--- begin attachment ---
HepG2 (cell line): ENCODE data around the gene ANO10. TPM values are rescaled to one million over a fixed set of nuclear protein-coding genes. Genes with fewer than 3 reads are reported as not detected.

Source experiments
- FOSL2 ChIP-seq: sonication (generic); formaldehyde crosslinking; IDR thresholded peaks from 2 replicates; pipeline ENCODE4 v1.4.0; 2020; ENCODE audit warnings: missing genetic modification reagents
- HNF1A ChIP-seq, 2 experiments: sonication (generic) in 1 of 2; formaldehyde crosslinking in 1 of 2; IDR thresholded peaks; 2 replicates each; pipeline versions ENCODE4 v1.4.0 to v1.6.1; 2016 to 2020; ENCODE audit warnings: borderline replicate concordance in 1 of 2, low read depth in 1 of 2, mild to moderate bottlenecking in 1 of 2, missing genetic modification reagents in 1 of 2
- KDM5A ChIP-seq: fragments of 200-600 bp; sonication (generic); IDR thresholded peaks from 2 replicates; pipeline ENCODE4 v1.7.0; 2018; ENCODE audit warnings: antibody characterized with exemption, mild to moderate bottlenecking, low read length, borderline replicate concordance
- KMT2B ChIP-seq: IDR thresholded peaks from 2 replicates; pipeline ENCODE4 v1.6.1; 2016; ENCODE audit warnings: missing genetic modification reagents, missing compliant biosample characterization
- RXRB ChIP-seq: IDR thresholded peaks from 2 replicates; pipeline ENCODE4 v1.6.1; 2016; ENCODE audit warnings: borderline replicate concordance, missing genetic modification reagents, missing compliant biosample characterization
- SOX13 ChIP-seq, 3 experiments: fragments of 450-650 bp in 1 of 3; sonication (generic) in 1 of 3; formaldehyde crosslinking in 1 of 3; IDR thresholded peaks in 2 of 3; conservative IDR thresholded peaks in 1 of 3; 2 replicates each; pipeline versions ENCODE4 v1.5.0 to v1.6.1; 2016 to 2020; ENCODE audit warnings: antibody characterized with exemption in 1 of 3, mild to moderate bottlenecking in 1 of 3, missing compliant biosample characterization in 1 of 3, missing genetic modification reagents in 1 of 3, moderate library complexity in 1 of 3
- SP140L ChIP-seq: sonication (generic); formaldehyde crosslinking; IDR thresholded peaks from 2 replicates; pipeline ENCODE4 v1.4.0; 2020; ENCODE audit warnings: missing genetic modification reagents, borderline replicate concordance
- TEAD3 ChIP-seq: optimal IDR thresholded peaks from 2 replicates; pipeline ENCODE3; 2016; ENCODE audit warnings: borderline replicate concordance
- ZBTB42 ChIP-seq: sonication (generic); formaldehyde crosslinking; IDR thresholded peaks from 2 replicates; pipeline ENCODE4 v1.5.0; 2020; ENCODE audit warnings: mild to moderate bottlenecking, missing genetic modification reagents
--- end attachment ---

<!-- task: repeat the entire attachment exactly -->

HepG2 (cell line): ENCODE data around the gene ANO10. TPM values are rescaled to one million over a fixed set of nuclear protein-coding genes. Genes with fewer than 3 reads are reported as not detected.

Source experiments
- FOSL2 ChIP-seq: sonication (generic); formaldehyde crosslinking; IDR thresholded peaks from 2 replicates; pipeline ENCODE4 v1.4.0; 2020; ENCODE audit warnings: missing genetic modification reagents
- HNF1A ChIP-seq, 2 experiments: sonication (generic) in 1 of 2; formaldehyde crosslinking in 1 of 2; IDR thresholded peaks; 2 replicates each; pipeline versions ENCODE4 v1.4.0 to v1.6.1; 2016 to 2020; ENCODE audit warnings: borderline replicate concordance in 1 of 2, low read depth in 1 of 2, mild to moderate bottlenecking in 1 of 2, missing genetic modification reagents in 1 of 2
- KDM5A ChIP-seq: fragments of 200-600 bp; sonication (generic); IDR thresholded peaks from 2 replicates; pipeline ENCODE4 v1.7.0; 2018; ENCODE audit warnings: antibody characterized with exemption, mild to moderate bottlenecking, low read length, borderline replicate concordance
- KMT2B ChIP-seq: IDR thresholded peaks from 2 replicates; pipeline ENCODE4 v1.6.1; 2016; ENCODE audit warnings: missing genetic modification reagents, missing compliant biosample characterization
- RXRB ChIP-seq: IDR thresholded peaks from 2 replicates; pipeline ENCODE4 v1.6.1; 2016; ENCODE audit warnings: borderline replicate concordance, missing genetic modification reagents, missing compliant biosample characterization
- SOX13 ChIP-seq, 3 experiments: fragments of 450-650 bp in 1 of 3; sonication (generic) in 1 of 3; formaldehyde crosslinking in 1 of 3; IDR thresholded peaks in 2 of 3; conservative IDR thresholded peaks in 1 of 3; 2 replicates each; pipeline versions ENCODE4 v1.5.0 to v1.6.1; 2016 to 2020; ENCODE audit warnings: antibody characterized with exemption in 1 of 3, mild to moderate bottlenecking in 1 of 3, missing compliant biosample characterization in 1 of 3, missing genetic modification reagents in 1 of 3, moderate library complexity in 1 of 3
- SP140L ChIP-seq: sonication (generic); formaldehyde crosslinking; IDR thresholded peaks from 2 replicates; pipeline ENCODE4 v1.4.0; 2020; ENCODE audit warnings: missing genetic modification reagents, borderline replicate concordance
- TEAD3 ChIP-seq: optimal IDR thresholded peaks from 2 replicates; pipeline ENCODE3; 2016; ENCODE audit warnings: borderline replicate concordance
- ZBTB42 ChIP-seq: sonication (generic); formaldehyde crosslinking; IDR thresholded peaks from 2 replicates; pipeline ENCODE4 v1.5.0; 2020; ENCODE audit warnings: mild to moderate bottlenecking, missing genetic modification reagents